Laura Nayibi Arias, Culture Editor
“Why can’t I have an orgasm?” ask many frustrated women who believe to be missing the essence of sexual encounters when they find themselves not achieving an orgasm during intercourse; faking it instead. While 75 percent of women never reach orgasm from intercourse alone, 10 percent of women will never have an orgasm in their lifetime (mostly because they never find out how to), which is known as anorgasmia. Many worry about not being able to enjoy sex because they do not climax and others search for answers from countless gynecologists, yearning to find a solution to their inconvenient truth.
Yet, experts suggest that women have to become familiar with their sexual anatomy in order for them to know what gives them pleasure and what they would like their partners to do with or to them. Sexologist Pierre Desvaux states that “It’s important for a woman to be able to discover pleasure by herself because once you have had that experience, you can use it with your partner.” It is suggested that through masturbation a woman can explore her sexual anatomy, not only understanding it, but also learning what she likes. Though it is thought to be something that most women don’t do, according to the National Health and Social Life Survey, 39 percent of American women ages 18 to 60 reported that they have masturbated, so don’t be a stranger to your own body. After all, how can you know what you want if you have not found out for yourself?
Knowing what an orgasm feels like is critical to being able to identify it. In the documentary “The Female Orgasm Explained” by Sophie Jeaneau, which involves a series of interviews with women who participated to openly discuss their sexual experiences, one of the women, Ingrid, says “You know when you’ve come. You feel liberated. There’s a release. Pleasure grows and suddenly explodes.” Another woman, Xaviere, explains it as a moment where a woman reaches the peak of pleasure. But women may experience a wide range of feelings when having an orgasm. Some even say that they get cold and hot flashes, while others shake uncontrollably. Orgasms are unique to all women so getting to know how yours feels will help you identify when and if it happens. Some women in the documentary claimed that sometimes one may orgasm and not necessarily realize.
The dot highlights the G-spot.
So how can I achieve an orgasm? Achieving an orgasm is possible one way or another. Whether it is with the use of sex toys or direct penetration, you can have an orgasm. After becoming familiar with what satisfies you and contributes to your arousal, you must ask yourself if you receive the most pleasure from clitoral stimulation or vaginal penetration.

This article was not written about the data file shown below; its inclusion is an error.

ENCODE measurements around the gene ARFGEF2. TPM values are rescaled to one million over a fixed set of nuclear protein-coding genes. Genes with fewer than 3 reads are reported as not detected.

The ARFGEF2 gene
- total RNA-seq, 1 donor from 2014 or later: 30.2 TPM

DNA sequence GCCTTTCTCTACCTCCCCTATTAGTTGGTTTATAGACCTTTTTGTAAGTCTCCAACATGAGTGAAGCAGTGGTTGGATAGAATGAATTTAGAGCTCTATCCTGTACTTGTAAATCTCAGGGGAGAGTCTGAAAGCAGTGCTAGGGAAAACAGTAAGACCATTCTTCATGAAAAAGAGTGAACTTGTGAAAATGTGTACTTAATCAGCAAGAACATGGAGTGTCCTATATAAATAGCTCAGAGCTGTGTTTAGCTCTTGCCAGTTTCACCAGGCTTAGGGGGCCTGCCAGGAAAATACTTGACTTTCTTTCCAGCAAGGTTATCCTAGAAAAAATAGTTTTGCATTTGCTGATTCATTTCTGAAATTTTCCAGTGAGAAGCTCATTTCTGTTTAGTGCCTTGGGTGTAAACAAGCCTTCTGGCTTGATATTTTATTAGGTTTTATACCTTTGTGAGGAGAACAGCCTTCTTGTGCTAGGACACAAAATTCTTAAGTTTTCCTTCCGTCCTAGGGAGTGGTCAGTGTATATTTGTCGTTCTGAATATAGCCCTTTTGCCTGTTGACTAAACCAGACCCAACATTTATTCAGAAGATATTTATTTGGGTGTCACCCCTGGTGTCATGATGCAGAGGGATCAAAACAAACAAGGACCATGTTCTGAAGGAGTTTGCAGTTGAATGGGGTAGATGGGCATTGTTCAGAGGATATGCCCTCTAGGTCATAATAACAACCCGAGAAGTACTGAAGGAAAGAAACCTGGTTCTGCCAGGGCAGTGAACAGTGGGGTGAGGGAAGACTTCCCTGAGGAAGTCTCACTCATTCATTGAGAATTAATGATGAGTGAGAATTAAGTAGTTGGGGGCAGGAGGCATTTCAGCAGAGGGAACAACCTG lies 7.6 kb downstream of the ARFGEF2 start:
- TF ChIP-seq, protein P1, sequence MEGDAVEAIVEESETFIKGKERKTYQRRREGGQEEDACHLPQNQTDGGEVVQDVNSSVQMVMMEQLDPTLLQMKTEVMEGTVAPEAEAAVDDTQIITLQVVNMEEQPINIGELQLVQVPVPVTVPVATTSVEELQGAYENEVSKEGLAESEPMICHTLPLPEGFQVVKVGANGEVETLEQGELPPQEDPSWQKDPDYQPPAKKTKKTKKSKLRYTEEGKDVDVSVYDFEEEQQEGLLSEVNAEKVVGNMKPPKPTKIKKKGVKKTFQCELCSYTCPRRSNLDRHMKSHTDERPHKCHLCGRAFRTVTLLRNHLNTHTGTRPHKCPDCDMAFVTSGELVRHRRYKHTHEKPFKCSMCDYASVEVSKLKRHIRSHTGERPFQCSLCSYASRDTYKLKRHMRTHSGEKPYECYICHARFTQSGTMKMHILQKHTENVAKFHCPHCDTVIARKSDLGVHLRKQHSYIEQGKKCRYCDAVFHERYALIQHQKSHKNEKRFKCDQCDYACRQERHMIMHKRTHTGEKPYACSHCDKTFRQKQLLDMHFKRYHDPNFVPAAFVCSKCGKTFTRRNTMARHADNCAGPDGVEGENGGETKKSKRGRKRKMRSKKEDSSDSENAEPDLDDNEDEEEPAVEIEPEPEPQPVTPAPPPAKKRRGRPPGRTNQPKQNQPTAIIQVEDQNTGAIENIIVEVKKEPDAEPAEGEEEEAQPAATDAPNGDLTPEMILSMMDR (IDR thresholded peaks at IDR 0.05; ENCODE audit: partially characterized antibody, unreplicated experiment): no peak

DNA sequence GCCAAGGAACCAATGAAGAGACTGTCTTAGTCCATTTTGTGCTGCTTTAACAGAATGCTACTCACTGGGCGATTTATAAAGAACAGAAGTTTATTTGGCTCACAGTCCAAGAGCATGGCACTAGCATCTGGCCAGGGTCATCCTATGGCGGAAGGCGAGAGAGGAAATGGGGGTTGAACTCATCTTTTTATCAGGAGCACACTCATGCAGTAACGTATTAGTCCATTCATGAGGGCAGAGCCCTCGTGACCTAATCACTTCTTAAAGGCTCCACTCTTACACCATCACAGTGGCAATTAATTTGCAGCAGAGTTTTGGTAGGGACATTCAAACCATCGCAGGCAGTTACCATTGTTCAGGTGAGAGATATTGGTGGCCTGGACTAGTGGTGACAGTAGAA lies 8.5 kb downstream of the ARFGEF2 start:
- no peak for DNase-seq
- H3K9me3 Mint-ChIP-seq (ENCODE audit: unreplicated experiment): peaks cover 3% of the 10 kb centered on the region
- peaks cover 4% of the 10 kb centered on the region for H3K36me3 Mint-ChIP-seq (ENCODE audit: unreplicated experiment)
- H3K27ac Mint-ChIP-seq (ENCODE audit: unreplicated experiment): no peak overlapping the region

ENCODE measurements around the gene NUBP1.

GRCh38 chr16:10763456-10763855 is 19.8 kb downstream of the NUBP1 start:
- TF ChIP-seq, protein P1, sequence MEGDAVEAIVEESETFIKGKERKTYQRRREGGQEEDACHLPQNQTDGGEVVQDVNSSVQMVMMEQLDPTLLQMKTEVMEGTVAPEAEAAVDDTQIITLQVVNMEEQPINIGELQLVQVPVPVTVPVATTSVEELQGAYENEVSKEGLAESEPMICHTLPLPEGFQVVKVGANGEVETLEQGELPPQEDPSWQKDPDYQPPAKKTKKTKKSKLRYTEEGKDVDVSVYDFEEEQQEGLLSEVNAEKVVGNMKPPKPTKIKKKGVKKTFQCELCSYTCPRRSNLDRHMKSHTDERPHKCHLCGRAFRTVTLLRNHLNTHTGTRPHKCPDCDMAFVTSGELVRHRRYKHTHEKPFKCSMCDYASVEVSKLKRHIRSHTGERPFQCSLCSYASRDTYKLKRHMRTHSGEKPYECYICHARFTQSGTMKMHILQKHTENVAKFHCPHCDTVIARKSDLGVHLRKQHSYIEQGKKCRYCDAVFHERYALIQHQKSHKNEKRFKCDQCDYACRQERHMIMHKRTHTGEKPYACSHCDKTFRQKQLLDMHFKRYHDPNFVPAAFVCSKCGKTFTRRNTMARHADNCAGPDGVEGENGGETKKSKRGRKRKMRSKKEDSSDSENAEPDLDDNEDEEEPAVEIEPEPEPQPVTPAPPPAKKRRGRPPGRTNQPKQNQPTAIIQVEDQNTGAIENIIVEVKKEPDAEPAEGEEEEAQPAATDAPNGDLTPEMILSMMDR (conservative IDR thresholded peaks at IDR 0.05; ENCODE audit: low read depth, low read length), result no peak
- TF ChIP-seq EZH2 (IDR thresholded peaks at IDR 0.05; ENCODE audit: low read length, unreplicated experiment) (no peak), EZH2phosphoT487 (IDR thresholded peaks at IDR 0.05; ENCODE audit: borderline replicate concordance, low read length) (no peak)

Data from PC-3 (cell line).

Clitoral orgasms occur when there is direct thrusting of the clitoris. Whether it is with rubbing, sucking, using sex toys or an acutal penis, you might orgasm with just the right type of penetration to the clitoris. Vaginal orgasms happen when there is thrusting inside the vagina and one climaxes. This may occur when coming in contact with the G-spot or other zones of intense pleasure. If for some reason you feel that you’re having sex but it does not feel as good as when you masturbate or have been pleasured in the past, just try to mimic it and if you need to get creative, do so. This is all a learning experience.
It is located about 3 inches from the front of the vagina and the vaginal wall.
When attempting a vaginal orgasm, it is probably crucial that the G-spot be found by either yourself or your partner. Many wonder if the G-spot has an impact on the orgasm and while some are not sure of it, others have witnessed that it definitely does. In addition to the G-spot ther are three other “special” zones that are known to cause utter pleasure.
If you definitely want to enjoy sex and you feel that engaging with the G-spot and the other “special” zones will do that for you, make sure your partner knows what you would like from the sexual practice. It is important that you let your partner know what you want, even if you think it would be a difficult conversation to have.
Many of the times when the G-spot is not known or found, women will just not orgasm, rather they will either fake it or get upset at their partner for not satisfying them. The most commonly known action taken by women when they don’t orgasm is faking. Why fake it? Most of the time women fake orgasms because they do not want their partner to feel insecure about not being able to satisfy them. But women, and even men, have to voice what they are and are not enjoying during sex. Psychologytoday.com suggests that in a 2009 study, researchers at the University of Kansas surveyed several hundred students about their experiences with—and reasons for—faking orgasms. The researchers found that about one quarter of males and one half of females admitted to faking. It is projected that these numbers are much higher among the general population.
Don’t fake it, make it! Get to know your body and get to know what you like. Sex is a wonderful thing when it can be enjoyed by all parties.
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